The team had a tournament weekend up at Lake Tahoe. Two things about that trip are memorable. First, one of the boys decided to take a leak on the rocks in the sauna. It was near our hotel room and we got to enjoy that aroma for the entire stay. Boys will be boys.
The other thing that happened involved the coach, who I love, but that wasn't always so. I wanted to help him where I could. Like I said, I was handling the video and stats. He was starting to warm up to me, to let me in. I was happy to do whatever I could to help.
The weekend was over. Most of the boys and families were flying back home on the same flight. So was the coach. We all got to the airport in Reno and were waiting for our Southwest Airlines flight back to San Diego. I think we had to stop over in San Francisco.
Some of the boys went to Burger King. Apparently, although I did not know, the coach headed for the airport bar. We were still in Reno awaiting our flight. Eventually our flight number was called and we boarded. By we, I mean my family and the others hanging out at the gate.
We boarded the plane and made our way back to the very last row. I got comfortable in my seat and do what I normally do. I dozed off, even before the plane took off. I woke up in flight. We landed in San Francisco. One of the Dads, Rick Hatch got a phone call. It was from the coach.
Apparently the coach started drinking and after a few beers lost track of time and missed the flight. No one was aware until the phone call to Rick. Rick was trying to calm him down as he was quite upset. He made some suggestions to the coach about catching another flight. Then he asked if there was anything else he could do. The coach replied, "Yes, here's a thing you can do for me...go and order a tall glass of go f**k yourself?" I tell this story, not to embarrass the coach. I'm not sure if I mentioned it, but I love this guy. I tell this story because this is one of my favorite quotes of all time.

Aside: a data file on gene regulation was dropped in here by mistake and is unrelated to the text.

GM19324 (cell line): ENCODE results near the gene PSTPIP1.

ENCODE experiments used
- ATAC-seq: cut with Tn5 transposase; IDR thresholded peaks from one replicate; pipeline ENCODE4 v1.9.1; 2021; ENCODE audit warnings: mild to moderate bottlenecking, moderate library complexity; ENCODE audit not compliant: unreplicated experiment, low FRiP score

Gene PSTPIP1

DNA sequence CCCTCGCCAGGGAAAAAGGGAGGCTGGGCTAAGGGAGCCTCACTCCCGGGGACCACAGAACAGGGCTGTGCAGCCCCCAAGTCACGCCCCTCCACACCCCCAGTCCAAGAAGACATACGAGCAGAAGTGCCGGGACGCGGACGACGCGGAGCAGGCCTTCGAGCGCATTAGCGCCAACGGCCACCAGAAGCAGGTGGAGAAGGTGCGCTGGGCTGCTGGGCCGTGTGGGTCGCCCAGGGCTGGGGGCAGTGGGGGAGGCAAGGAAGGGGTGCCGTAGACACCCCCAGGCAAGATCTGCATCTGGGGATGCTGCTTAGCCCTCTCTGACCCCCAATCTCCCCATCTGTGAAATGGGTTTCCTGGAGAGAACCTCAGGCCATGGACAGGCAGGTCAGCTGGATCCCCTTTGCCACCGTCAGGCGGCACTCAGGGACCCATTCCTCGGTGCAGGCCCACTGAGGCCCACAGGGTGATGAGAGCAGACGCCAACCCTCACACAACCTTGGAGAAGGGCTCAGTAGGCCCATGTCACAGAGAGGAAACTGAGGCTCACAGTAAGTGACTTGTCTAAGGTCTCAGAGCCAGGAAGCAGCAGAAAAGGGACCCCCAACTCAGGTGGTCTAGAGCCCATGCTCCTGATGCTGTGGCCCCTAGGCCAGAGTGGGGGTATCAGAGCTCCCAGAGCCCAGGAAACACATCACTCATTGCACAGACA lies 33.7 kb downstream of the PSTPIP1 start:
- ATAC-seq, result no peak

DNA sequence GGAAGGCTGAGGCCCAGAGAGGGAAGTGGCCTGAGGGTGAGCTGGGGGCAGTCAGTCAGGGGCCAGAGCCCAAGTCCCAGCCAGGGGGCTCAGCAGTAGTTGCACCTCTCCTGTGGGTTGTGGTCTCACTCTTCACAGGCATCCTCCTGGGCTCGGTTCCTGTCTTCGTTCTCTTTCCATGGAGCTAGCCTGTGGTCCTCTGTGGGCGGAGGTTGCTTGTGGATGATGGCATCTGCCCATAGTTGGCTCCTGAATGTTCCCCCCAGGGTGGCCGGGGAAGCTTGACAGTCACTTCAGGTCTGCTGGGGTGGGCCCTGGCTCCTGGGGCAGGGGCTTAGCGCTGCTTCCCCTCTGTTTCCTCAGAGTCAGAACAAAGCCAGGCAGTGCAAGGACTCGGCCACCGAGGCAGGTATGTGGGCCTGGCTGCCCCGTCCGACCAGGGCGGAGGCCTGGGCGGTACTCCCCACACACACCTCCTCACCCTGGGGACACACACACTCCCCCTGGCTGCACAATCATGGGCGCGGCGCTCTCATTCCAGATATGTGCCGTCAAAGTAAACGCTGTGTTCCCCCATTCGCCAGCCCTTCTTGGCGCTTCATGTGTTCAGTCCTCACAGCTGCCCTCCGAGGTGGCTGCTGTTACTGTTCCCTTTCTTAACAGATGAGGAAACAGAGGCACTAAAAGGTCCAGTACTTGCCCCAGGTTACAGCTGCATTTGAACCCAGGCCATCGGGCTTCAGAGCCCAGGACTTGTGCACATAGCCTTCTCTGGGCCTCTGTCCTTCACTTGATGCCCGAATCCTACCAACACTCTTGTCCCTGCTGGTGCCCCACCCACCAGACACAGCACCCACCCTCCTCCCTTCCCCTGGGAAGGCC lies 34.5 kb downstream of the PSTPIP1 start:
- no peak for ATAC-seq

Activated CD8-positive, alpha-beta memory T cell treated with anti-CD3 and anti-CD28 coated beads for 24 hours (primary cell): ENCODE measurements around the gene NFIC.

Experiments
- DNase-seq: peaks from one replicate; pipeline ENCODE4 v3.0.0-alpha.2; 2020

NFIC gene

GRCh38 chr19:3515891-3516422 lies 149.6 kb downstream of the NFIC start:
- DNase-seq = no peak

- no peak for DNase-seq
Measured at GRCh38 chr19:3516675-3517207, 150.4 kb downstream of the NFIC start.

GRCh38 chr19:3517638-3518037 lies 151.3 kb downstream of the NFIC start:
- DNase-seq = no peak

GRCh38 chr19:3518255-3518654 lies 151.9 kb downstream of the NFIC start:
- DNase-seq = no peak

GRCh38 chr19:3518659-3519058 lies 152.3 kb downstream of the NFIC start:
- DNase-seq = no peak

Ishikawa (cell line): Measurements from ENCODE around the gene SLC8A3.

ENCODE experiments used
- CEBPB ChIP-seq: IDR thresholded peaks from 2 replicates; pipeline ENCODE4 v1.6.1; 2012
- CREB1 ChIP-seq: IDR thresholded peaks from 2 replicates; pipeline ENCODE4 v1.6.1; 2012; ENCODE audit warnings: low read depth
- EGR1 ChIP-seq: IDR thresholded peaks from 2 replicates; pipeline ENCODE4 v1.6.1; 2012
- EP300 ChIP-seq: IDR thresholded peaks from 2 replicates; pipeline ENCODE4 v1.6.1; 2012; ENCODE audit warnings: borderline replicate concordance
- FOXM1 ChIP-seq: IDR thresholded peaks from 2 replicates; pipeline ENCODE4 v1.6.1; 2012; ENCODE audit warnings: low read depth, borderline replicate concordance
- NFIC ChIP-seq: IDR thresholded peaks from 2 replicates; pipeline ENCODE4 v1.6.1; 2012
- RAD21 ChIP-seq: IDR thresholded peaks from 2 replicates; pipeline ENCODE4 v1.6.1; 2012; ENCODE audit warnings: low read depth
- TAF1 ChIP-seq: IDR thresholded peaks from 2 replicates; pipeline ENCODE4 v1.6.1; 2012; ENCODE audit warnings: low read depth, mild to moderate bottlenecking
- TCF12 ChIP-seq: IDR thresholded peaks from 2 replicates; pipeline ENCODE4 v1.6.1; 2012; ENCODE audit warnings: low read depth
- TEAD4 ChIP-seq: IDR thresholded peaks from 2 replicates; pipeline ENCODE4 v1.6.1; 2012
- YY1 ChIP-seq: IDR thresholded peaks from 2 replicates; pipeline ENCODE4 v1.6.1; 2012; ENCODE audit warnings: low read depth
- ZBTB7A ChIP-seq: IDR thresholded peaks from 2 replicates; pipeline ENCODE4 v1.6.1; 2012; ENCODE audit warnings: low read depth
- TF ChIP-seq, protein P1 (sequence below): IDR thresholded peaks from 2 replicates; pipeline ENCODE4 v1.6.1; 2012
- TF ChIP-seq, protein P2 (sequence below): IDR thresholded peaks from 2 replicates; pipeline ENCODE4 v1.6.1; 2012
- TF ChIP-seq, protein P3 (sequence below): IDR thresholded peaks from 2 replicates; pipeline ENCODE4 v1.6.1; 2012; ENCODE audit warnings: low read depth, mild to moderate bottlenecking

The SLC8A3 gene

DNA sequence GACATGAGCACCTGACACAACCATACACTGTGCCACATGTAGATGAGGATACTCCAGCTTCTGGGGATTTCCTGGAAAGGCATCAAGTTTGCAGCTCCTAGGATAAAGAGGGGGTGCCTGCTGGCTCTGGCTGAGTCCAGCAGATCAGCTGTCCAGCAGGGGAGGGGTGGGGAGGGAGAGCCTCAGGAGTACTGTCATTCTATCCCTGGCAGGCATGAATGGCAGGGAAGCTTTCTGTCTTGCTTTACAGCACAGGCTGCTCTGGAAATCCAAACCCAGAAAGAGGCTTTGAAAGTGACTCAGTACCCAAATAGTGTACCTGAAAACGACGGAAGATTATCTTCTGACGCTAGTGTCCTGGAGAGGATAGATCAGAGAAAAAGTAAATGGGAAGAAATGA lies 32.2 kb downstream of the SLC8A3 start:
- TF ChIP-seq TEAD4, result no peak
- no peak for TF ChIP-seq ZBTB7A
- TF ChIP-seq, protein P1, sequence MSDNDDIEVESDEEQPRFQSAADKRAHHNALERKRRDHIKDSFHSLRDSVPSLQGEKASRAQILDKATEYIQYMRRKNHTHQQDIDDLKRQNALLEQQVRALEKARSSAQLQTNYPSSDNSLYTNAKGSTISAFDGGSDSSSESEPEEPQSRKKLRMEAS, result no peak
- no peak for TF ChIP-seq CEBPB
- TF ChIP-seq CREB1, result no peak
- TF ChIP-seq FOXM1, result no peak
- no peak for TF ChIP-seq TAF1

It was another great season. This was a very talented and, might I say, well coached team. There are a couple of kids from this team playing minor pro and D1 hockey. One of them was a very talented player who scored over 200 points that season. All time leading scorer for the Gulls organization at any level.
Another player, one of the roller boys scored his 100th point. I heard a parent congratulate him after the game on this milestone. She asked him how many assists he had and he responded that it didn't matter, all he cared about was goals. Wow. Really!!??
Near the end of the season, just before playoffs, Max joined the Anaheim Junior Ducks in Quebec for the Tournoi International de Hockey Pee-Wee de Quebec. Max billeted with a wonderful French Canadian family and roomed with goaltender, Jason Torf. Jason attended Cushing Academy and is now the goalie for the Air Force Academy. Another member of that team was Luke Moffatt. Like was from Arizona. He is now playing at the University of Michigan and was drafted by the Colorado Avalanche in 2010.
The Ducks did so-so in the tournament, losing to the Hershey Bears and beating a team from Finland and a team from Connecticut. The Connecticut team was sponsored by my old friend Whitey Bensen's. I was happy to see our boys and my boy could compete with players from my old stomping grounds.
One night in Quebec City , which is a beautiful city, which is a beautiful city by the way, the fathers and sons were given tickets to go watch the Quebec City Ramparts of the Q(Quebec Major Junior Hockey League). Their opponent was the Rimouski Oceanics. The Oceanics featured a 16 year old kid named Sidney Crosby. That was pretty special to be able to watch Crosby as a junior. He looked like a man among boys even though he was up against players 4 years his senior.
One cold snowy afternoon we were doing some souvenir shopping in Quebec City. A person could easily mistake this place for Paris. It is the most European city I've ever seen in North America. We bumped into Tracee Chelios, Chris Chelios's wife and one of their boys. I know she is good friends with my buddy, Jaye Park. You may recall Jaye as the friend who shared shifts at Thursday night pick up with Chelios when he was a kid in San Diego. So we said hello and had a nice chat.
We returned from Quebec to rejoin the Gulls heading right into the state playoffs. We managed to win a second straight title and again lost in the Pacific District regionals. All in all it was a very positive season. Peewees were behind us. On to summer hockey and Bantams.